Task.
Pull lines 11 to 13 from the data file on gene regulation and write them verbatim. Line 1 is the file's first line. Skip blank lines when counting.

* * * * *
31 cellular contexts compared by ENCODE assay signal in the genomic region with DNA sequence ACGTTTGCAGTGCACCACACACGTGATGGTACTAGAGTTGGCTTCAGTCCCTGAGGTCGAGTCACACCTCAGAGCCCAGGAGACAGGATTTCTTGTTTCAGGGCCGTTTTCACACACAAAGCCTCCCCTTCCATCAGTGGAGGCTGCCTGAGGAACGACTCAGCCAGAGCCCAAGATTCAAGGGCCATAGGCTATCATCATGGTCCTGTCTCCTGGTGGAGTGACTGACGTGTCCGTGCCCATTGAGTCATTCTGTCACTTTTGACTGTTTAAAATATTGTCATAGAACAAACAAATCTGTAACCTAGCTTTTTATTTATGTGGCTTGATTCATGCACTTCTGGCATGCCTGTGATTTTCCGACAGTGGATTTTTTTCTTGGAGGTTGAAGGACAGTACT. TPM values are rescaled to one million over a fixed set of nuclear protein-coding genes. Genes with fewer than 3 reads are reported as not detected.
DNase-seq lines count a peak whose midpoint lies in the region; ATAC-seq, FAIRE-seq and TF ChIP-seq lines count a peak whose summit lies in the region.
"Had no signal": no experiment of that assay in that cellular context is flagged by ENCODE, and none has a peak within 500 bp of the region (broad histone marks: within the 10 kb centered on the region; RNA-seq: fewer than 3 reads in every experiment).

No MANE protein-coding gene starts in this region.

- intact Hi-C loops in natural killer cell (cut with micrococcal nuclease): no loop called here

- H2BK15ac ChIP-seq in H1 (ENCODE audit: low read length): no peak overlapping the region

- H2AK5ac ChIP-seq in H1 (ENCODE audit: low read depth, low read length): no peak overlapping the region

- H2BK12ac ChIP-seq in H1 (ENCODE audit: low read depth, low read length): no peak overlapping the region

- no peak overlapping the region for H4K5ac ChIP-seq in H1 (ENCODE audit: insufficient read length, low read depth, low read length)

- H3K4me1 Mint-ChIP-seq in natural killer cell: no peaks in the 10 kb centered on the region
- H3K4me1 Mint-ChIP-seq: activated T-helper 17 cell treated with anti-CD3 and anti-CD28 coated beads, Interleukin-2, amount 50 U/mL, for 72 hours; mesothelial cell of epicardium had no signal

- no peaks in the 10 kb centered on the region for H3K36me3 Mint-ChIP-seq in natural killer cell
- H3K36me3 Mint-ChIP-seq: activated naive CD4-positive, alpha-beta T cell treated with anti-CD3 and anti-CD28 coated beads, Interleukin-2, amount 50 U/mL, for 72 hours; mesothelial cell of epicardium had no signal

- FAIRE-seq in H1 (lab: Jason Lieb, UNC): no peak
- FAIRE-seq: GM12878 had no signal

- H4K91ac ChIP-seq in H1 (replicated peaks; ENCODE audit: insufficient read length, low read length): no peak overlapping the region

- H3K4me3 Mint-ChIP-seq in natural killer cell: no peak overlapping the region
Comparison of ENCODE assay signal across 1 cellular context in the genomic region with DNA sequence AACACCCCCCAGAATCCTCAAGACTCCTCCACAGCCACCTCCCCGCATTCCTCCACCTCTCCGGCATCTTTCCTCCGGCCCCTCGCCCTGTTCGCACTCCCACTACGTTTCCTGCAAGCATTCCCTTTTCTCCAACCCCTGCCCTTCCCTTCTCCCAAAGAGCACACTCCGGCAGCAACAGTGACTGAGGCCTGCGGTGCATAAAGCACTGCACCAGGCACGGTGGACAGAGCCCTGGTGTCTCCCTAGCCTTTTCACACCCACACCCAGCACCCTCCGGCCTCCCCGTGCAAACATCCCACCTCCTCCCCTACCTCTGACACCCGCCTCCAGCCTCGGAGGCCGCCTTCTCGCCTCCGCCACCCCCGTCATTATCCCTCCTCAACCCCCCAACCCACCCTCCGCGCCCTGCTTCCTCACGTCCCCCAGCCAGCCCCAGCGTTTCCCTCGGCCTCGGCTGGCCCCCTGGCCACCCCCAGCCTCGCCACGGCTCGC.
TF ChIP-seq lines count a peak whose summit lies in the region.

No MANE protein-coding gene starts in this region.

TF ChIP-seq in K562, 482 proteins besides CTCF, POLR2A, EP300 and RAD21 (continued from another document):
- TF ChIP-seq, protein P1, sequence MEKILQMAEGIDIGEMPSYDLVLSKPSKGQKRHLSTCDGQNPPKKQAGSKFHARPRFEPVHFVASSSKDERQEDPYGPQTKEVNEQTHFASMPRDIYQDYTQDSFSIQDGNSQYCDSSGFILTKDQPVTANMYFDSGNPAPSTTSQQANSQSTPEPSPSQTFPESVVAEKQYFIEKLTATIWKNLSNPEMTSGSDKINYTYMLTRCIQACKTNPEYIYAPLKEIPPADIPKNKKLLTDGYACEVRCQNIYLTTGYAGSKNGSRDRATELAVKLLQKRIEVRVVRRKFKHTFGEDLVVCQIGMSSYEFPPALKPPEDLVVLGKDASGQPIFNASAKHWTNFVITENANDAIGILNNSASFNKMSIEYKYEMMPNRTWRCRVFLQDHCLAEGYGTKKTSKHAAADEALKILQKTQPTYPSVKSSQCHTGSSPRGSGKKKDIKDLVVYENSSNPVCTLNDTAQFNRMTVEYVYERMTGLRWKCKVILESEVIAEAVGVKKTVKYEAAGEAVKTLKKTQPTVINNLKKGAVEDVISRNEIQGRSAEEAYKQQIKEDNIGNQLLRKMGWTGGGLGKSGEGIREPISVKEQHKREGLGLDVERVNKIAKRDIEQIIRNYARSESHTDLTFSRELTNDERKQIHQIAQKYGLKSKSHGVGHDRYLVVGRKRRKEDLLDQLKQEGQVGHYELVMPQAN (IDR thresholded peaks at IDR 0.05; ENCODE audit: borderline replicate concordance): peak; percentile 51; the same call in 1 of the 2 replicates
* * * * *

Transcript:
- H3K4me1 Mint-ChIP-seq: activated T-helper 17 cell treated with anti-CD3 and anti-CD28 coated beads, Interleukin-2, amount 50 U/mL, for 72 hours; mesothelial cell of epicardium had no signal

- no peaks in the 10 kb centered on the region for H3K36me3 Mint-ChIP-seq in natural killer cell
- H3K36me3 Mint-ChIP-seq: activated naive CD4-positive, alpha-beta T cell treated with anti-CD3 and anti-CD28 coated beads, Interleukin-2, amount 50 U/mL, for 72 hours; mesothelial cell of epicardium had no signal